Playing with Reality
Video games point the way to . . . a healthier society?
Over several months, I'd seen headlines about some woman who argues that video games are going to fix the world. Being a scholar who studies video games, my interest was piqued. So, when my teaching duties ended this spring, I finally dug into the book that has spawned the recent media attention.
The provocatively titled Reality is Broken: Why Games Make Us Better and How They Can Change the World is written by Jane McGonigal, an academic and the director of the inspirationally-named Institute for the Future. McGonigal argues that video games, as a medium, point the way to a healthier society. She organizes the book around a series of fourteen "fixes for reality"—pithy observations on why games are superior to real life. For example, she argues that "compared with games, reality is unproductive. Games give us clearer missions and more satisfying, hands-on work."
To make her case, she puts forth examples of new games that, she argues, help us improve the human species, paying particular attention to her specialty, Alternate Reality Games (ARGs). ARGs are unusual games that (as she puts it) "organize real-world activity," such as the recent Investigate Your MP's Expenses game launched by The Guardian in response to scandalous abuse of reimbursements by politicians. The game encouraged British citizens to examine a mass of real-life unorganized government receipts and identify fishy transactions. Successful finds garnered points and recognition for the players while simultaneously leading to the resignation of over two dozen Members of Parliament and criminal proceedings—20,000 players investigated 170,000 receipts in the first 80 hours.
But this neutral book summary does not do justice to how deeply conflicted I felt while reading Reality is Broken. Rather than trying to muddle through my thoughts in a vaguely coherent manner, I've invited two different voices to have a conversation about the book: a gaming enthusiast called the Gamer, and a critical, grumpy scholar called the Curmudgeon.
Gamer: Well I, for one, like this book. It's invigorating. Video games are a huge part of popular culture. They're creative and intellectually stimulating, and they build community. But because non-gamers aren't really excited by most games (which is fine by me—everyone's different), they don't experience these positives and tend to denigrate or ignore the video game medium. This is a great book for people like that. McGonigal makes the inner workings and benefits of games easy to understand. On top of that, she takes games seriously, even though they're usually fun. She persuasively challenges stereotypes—arguing, for example, that games are fun not because they're easy, but because they make gamers work hard.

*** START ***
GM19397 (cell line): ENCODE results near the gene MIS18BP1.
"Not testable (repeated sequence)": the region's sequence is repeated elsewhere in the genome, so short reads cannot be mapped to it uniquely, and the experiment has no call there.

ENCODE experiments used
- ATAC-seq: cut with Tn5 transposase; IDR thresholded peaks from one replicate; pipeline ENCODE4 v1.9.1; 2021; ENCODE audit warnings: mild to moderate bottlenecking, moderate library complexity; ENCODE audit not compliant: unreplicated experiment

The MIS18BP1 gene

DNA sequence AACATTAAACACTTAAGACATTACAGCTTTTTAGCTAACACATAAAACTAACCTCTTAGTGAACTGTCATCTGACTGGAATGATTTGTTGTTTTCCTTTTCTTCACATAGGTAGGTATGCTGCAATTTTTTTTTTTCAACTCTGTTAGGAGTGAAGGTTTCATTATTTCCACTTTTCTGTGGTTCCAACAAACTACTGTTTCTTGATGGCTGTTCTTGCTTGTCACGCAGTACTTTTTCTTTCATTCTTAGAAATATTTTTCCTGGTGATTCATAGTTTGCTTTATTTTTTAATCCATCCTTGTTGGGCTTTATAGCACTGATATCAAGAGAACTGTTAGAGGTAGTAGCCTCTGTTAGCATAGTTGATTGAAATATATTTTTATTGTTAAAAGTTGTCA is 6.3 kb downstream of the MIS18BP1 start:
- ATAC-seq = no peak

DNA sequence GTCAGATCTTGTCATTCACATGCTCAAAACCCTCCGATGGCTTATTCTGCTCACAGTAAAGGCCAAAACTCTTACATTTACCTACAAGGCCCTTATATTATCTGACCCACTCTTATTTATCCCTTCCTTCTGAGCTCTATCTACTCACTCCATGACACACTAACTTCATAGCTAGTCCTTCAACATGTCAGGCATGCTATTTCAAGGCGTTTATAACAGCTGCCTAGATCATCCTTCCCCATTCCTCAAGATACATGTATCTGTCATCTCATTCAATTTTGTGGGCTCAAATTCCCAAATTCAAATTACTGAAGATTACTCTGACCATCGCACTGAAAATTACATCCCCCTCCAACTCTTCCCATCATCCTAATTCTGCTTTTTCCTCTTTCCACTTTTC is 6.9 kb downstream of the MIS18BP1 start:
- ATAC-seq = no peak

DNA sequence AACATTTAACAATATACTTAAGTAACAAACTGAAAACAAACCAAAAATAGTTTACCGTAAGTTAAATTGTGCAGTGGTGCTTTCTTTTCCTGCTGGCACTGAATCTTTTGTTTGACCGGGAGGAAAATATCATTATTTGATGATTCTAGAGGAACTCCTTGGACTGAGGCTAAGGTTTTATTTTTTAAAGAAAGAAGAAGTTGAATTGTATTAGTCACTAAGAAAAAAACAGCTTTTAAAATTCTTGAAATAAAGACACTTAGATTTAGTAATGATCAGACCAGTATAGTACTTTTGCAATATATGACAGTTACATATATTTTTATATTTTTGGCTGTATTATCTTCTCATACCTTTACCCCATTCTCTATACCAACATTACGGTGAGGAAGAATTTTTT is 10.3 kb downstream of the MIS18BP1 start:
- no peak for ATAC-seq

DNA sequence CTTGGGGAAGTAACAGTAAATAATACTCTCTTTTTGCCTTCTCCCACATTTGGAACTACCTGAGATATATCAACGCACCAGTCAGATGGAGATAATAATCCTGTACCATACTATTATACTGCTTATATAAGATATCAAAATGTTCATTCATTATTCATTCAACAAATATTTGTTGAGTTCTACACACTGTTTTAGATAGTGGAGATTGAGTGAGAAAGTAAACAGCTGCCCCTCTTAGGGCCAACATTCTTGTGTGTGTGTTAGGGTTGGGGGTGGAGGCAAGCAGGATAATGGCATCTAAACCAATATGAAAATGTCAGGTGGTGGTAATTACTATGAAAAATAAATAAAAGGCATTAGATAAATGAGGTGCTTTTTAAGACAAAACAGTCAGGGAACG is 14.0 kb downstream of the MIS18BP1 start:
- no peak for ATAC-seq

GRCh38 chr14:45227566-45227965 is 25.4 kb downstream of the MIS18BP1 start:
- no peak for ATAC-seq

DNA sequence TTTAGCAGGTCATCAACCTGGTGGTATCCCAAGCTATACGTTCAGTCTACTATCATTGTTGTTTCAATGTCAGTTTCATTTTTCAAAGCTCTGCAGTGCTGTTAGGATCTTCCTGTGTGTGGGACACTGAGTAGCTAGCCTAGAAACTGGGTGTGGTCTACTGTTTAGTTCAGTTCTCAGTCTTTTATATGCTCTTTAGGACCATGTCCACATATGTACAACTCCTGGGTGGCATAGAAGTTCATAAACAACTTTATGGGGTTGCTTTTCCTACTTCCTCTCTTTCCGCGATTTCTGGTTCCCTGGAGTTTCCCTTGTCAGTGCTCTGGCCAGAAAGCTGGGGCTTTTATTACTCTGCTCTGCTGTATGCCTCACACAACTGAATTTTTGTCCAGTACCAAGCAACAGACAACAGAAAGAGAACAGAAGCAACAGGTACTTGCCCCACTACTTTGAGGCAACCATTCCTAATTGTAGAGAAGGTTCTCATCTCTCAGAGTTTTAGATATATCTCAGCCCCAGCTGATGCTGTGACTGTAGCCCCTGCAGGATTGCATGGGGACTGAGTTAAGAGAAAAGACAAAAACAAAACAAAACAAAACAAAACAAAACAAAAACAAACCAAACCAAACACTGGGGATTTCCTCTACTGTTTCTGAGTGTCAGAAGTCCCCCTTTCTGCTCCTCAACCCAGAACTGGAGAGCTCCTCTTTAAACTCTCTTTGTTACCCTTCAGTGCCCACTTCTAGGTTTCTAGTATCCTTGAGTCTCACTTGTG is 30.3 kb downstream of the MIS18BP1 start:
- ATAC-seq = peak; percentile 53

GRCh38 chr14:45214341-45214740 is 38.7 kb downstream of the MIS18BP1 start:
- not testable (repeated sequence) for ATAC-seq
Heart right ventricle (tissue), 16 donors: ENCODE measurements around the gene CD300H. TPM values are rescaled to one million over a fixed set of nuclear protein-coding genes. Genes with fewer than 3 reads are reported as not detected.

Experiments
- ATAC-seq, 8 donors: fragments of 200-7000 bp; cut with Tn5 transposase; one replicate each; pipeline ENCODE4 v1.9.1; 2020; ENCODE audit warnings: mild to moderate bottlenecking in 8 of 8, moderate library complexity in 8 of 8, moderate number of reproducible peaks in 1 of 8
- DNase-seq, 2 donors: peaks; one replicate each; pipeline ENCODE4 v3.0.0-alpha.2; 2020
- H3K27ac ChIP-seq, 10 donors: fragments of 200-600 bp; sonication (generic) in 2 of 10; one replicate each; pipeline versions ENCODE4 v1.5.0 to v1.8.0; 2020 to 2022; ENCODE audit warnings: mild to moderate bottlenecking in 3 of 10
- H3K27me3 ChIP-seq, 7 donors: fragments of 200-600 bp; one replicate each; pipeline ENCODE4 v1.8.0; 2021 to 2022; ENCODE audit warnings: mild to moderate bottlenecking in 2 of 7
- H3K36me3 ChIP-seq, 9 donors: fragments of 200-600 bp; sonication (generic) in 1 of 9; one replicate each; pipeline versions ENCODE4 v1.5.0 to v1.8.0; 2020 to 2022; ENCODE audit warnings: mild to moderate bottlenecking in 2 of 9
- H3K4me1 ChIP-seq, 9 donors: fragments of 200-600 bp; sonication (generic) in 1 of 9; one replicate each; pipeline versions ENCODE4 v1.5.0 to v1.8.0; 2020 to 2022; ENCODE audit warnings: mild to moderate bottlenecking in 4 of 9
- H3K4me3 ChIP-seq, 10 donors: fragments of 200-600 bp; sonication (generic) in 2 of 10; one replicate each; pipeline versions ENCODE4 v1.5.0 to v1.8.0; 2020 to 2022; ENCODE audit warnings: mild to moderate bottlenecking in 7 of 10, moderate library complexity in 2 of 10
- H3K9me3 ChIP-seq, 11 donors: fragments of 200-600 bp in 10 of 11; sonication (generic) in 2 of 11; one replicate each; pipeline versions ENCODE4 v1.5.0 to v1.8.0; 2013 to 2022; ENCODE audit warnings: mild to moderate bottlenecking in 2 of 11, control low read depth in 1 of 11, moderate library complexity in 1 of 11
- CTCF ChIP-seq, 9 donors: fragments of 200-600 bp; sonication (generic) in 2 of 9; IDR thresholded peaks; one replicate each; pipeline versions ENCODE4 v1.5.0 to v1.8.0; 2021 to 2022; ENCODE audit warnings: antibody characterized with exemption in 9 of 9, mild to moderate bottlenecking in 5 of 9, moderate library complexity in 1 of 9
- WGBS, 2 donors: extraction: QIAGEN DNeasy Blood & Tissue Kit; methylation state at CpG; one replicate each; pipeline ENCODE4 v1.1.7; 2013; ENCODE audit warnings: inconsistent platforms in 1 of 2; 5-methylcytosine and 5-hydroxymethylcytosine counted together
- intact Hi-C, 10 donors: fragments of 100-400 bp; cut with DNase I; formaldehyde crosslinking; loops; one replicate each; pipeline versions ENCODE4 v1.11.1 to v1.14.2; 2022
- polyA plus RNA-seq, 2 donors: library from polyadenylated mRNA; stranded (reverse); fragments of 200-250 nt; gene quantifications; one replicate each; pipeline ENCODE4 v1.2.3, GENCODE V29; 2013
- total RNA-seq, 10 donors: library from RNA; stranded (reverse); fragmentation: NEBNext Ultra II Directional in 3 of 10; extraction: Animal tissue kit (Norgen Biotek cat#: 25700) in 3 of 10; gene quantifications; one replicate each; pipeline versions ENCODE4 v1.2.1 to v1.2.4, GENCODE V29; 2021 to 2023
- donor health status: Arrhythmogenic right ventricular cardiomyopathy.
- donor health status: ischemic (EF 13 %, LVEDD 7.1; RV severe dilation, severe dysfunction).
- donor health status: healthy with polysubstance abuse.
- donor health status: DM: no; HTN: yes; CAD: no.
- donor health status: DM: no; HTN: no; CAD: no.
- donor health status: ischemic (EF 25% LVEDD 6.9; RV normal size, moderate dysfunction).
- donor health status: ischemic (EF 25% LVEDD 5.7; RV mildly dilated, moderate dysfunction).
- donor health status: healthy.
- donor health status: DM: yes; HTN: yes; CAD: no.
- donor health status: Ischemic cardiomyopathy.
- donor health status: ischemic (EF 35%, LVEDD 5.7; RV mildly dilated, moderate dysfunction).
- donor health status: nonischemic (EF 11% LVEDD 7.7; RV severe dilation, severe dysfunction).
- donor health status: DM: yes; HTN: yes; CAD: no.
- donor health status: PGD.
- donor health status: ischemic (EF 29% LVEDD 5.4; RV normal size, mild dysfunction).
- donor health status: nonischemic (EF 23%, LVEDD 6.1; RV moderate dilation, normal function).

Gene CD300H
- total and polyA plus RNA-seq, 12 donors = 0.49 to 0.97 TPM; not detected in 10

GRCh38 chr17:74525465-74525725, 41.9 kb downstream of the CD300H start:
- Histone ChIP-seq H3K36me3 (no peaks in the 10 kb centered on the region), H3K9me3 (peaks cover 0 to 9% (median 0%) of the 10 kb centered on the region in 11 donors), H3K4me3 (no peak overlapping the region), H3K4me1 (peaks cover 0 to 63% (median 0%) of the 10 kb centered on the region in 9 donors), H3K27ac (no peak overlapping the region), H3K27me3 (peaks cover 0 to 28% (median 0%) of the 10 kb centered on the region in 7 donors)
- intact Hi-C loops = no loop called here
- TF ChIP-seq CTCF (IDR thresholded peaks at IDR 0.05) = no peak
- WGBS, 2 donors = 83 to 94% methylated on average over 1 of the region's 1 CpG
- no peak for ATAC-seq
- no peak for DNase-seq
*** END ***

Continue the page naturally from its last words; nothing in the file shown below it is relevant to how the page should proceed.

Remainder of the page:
Curmudgeon: If you want to improve the image of video games, you've got to write a better book than this! It has the bombastic, self-promotional tone of a salesperson who's imbibed too much of her own Kool-Aid. While many of the games she describes are interesting, they often hardly seem to match her rhetoric of "epic wins" and "missions impossible." Not only that, but she's prone to bad logic in spots: the example of a single game somehow "irrefutably shows that gamers are, on the whole, happier when a good game also does real-world good."
Gamer: Listen, grumpy, these are critiques of the execution of the book, but not of its core arguments. Yes, the book is a sales pitch. She's a visionary—what did you expect? But that doesn't prevent her from displaying phenomenally creative, divergent, playful, and inspirational thinking. Sure, some examples are a bit overblown, but some are wonderful, such as the SuperBetter game she created to help keep a positive attitude and enlist support from friends and families while recuperating from a serious concussion. And yes, a few individual arguments are questionable, but the overall point is clear and fair: if you apply the principles of game design outside of normal, self-contained games, you can encourage some very positive social developments.